Wednesday, 6 July 2016

Thirty years ago this week, by 49 votes to 44, Parliament passed the Homosexual Law Reform Bill into law. I was proud then and now to have been one of those MPs who voted for the Bill throughout its passage through Parliament, and was therefore delighted to join former colleagues and supporters of the Bill once more at Parliament this week to celebrate the occasion.

It is hard to imagine now how vile the debate had been over the preceding few months that the Bill was before Parliament. While it is inevitable that important issues like this will occasion strong feelings in the minds of supporters and opponents alike, the debate around this Bill was so vehement and extreme that it comes to mind as though it were yesterday. Certainly, some of the things said during those debates and the actions undertaken in the main by opponents of the Bill would not be tolerated in today’s society. The debate we had a few years ago about marriage equality was no less intense, and views no less divided, but its tone and content were more courteous and substantial in the main than 30 years ago. So, arguably at least, our society has come a long way since then. That is definitely true in terms of the ills forecast for society by those who opposed the bill, as none of them have come to pass.

However, I am less certain we can be entirely confident our capacity to handle with sensitivity controversial social issues has fundamentally improved. A couple of weeks ago I wrote in this column how disappointed I was that the Government’s review of the refugee quota had produced such a parsimonious outcome. I have been amazed subsequently at the vehemence of the small minority of negative responses I have received. While I respect absolutely people’s right to hold and promote a different opinion, the level of personal abuse and vitriol has been a genuine surprise, even for a politician who has seen it all in the last 32 years. Similarly, and on a somewhat lesser scale, the response on my social media pages last week after I rather foolishly posted a hoax message that had been sent to me in apparent good faith was positively feral and utterly disgraceful. Now, I do not mind for myself – I simply block anybody who sends me a personally abusive or insulting message – and, contrary to my critics’ assertions, I am generally pretty thick-skinned. But I am concerned that nastiness and rudeness in social intercourse are becoming far more common and accepted by default. Yet when we see them expressed in other countries – the insults that have been reportedly directed at migrants in Britain since the Brexit vote, for example – we recoil, genuinely aghast.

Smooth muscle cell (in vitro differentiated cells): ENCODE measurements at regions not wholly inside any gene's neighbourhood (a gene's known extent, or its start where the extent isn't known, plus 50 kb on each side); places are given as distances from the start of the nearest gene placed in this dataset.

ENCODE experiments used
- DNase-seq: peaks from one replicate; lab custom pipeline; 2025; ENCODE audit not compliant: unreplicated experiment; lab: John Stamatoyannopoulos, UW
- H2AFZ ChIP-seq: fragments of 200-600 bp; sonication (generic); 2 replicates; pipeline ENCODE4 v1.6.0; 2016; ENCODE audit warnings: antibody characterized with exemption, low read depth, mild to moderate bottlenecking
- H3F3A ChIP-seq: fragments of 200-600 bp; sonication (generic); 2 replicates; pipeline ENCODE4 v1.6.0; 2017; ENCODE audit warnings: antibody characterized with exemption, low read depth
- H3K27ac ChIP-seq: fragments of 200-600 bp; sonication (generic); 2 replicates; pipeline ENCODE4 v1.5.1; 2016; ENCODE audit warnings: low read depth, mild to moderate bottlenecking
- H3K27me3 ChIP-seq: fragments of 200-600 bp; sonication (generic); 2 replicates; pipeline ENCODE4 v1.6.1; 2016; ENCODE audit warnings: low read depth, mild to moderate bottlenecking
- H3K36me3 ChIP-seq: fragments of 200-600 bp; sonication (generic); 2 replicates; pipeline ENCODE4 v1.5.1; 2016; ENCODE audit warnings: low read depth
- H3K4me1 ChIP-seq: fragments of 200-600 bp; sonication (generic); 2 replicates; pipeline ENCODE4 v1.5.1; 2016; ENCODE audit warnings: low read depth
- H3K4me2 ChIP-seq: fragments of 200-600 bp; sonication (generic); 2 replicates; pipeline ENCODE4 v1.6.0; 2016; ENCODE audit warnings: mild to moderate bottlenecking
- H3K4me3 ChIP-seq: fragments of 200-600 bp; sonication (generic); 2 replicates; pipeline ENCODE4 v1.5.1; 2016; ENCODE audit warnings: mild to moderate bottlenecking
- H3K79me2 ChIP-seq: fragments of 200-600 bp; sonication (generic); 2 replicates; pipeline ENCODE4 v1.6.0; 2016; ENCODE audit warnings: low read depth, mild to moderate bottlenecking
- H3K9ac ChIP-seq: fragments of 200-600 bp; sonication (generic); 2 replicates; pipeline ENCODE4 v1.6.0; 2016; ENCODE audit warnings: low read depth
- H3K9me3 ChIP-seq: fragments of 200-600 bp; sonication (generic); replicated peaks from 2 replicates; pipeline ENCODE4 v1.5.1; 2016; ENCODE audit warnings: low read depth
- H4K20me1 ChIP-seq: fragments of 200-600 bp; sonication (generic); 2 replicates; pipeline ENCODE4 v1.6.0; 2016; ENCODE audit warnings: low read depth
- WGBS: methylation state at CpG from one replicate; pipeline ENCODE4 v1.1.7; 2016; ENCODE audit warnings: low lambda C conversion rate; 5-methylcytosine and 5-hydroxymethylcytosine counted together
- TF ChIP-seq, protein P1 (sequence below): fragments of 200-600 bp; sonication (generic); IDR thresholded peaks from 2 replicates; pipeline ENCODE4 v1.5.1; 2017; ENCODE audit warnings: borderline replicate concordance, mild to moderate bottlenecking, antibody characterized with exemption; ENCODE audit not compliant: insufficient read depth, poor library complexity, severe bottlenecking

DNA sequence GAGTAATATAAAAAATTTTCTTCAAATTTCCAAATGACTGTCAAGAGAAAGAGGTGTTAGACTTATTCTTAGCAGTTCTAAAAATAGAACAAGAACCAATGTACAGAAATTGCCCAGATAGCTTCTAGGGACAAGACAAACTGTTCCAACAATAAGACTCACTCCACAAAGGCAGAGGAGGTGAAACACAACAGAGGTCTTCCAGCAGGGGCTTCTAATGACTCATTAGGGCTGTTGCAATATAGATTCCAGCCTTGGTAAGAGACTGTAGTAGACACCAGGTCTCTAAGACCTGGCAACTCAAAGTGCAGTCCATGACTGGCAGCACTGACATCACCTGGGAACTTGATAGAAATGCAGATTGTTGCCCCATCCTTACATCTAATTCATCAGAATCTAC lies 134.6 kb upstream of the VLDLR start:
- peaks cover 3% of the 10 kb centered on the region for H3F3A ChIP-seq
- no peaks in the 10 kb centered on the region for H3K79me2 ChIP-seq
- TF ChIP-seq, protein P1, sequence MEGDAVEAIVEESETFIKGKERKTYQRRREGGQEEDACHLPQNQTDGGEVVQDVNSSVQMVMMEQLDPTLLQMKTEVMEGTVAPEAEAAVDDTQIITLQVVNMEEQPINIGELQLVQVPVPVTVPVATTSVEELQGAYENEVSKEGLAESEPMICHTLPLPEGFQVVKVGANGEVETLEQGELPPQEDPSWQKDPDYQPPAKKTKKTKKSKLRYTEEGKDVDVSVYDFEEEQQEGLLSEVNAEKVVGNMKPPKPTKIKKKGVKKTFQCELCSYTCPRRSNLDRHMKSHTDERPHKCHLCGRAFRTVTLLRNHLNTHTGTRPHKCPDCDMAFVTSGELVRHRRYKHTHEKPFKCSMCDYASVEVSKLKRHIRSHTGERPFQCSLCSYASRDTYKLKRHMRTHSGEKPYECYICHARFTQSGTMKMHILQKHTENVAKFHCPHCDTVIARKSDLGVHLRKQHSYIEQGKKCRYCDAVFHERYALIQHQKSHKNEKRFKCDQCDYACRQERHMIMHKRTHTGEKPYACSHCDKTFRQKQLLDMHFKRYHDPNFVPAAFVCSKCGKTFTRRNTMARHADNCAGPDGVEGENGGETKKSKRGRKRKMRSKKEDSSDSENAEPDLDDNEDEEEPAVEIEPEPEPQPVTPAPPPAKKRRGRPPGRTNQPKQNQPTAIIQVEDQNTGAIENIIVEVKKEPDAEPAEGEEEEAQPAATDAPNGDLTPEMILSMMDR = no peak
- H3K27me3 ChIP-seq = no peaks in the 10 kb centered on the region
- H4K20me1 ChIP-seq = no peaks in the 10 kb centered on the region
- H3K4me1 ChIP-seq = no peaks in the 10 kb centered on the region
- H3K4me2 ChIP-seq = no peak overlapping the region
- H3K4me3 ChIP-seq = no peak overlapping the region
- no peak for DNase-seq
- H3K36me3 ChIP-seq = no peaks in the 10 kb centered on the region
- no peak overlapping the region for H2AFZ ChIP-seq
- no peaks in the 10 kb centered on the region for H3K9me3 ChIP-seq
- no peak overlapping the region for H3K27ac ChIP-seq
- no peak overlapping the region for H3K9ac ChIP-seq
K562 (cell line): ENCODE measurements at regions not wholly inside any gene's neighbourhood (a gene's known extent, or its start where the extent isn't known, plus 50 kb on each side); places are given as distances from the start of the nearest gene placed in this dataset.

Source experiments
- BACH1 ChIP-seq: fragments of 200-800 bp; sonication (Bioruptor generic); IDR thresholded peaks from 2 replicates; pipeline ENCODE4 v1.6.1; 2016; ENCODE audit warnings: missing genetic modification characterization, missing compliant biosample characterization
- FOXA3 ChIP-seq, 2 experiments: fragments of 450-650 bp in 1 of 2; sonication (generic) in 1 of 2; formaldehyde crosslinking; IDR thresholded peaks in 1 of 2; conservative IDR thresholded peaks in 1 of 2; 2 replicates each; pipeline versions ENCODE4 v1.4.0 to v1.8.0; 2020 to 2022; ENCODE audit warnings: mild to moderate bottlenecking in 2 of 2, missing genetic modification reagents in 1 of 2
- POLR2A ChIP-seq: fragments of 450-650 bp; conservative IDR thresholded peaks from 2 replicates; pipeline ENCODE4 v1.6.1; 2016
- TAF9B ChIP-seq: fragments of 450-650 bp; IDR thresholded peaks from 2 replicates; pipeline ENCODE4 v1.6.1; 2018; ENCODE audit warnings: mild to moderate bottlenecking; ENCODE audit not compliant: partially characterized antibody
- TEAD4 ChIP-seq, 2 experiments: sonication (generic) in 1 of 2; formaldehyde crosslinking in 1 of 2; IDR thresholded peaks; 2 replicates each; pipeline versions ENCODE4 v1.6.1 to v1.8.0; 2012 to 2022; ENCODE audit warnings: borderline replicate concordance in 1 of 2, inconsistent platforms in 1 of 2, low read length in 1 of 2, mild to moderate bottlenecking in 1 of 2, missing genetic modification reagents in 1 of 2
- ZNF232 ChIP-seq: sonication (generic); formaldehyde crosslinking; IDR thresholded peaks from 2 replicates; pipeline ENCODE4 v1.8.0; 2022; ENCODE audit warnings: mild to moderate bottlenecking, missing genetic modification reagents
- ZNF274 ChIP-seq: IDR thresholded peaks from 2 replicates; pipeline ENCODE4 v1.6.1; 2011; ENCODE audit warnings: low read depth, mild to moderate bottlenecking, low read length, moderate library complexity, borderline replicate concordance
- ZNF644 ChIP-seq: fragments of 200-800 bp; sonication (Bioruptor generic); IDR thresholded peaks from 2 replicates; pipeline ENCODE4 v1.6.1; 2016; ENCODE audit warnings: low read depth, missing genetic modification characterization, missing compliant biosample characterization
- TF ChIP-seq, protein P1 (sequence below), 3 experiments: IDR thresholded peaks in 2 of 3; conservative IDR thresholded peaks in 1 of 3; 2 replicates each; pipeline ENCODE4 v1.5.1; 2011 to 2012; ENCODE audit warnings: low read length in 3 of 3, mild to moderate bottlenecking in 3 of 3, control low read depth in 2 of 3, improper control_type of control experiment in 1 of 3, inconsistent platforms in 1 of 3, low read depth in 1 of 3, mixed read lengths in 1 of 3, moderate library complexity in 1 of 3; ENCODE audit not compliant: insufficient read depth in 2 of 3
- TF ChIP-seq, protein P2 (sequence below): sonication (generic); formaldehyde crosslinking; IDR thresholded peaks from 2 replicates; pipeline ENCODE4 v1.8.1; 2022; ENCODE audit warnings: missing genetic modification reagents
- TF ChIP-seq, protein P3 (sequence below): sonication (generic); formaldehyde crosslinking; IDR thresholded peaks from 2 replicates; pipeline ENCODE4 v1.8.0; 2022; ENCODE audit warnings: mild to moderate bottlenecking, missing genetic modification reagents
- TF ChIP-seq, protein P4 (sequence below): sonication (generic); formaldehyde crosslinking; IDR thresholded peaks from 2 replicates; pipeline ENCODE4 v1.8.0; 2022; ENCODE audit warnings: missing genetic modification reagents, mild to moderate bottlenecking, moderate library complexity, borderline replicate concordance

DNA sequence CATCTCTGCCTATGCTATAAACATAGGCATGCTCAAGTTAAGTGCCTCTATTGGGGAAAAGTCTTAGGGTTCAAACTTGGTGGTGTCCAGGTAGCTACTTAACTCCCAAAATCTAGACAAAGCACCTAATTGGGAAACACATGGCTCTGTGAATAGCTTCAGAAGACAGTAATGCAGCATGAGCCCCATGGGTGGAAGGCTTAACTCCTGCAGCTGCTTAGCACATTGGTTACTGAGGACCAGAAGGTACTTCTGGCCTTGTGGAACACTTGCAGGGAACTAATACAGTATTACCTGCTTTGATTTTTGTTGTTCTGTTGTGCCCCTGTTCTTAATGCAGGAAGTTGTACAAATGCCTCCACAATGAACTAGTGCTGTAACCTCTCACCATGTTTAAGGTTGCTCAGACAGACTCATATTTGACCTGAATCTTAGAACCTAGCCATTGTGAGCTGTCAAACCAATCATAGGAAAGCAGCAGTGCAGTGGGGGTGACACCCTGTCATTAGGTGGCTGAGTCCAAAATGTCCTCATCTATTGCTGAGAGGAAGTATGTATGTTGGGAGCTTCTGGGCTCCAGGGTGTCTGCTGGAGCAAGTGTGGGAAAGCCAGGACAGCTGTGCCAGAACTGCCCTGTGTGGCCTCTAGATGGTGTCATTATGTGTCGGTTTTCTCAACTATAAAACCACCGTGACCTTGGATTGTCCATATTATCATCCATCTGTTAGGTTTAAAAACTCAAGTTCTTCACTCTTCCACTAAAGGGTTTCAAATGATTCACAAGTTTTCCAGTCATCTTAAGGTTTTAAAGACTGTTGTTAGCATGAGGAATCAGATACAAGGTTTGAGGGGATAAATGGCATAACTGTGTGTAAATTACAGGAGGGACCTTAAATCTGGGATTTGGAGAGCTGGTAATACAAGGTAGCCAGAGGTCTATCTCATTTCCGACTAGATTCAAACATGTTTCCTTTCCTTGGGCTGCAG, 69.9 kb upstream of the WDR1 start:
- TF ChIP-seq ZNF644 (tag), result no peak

Perhaps all this is symptomatic of a wider social malaise. We often hear reports of bullying in schools, or the harassment of various social groups, although we have thus far been spared the extremes of religious intolerance that have seen Muslims prevented from wearing their traditional garb in allegedly civilised European societies. However, I have no doubt that such a call would find its share of supporters and political expression in certain quarters of New Zealand. Societies have always been vulnerable to the anger of the marginalised poor; today, it seems to be a more a case of those feeling socially marginalised or left behind by change causing discontent.

All these swirling currents place a huge pressure on the liberal centre of politics today. For so long seen as the bastion of reason and tolerance, those of us in the liberal centre now risk being isolated and vilified as na├»ve and out of touch. Yet, events like the 30th anniversary of homosexual law reform make it very clear that the liberal centre’s greatest challenges now are to be the new bulwark against the intolerance that is emerging, however and wherever it is presented, and to provide a rallying point for those of similar views, feeling uneasy or intimidated by what they see developing around them. I supported the Homosexual Law Reform Bill in 1986 in the full knowledge of the potential political backlash. That never happened, and is a salient inspiration now that standing up for tolerance and against bigotry and oppression is, in the long term, still the right thing to do.                 




  1. Thank you Peter for your vote. From what I've seen about the debate it was pretty horrible, thank you for the belief and courage to do the right thing in the face of such vocal opposition. Agree about the rise of horrendous online bullying - unfortunately the strength of the internet is one of its greatest weaknesses.

  2. I remember it well 30 years ago, and was badly shaken by the hysteria of opponents of the Homosexual Law Reform legislation - particularly Norman Jones MP.

    I have never forgotten, nor forgiven, the 'Nuremburg Rally' at Parliament by the Salvation Army; had nothing to do with them since!

    Their claims to help people are so hypocritical as I doubt any assistance would extend to gay people.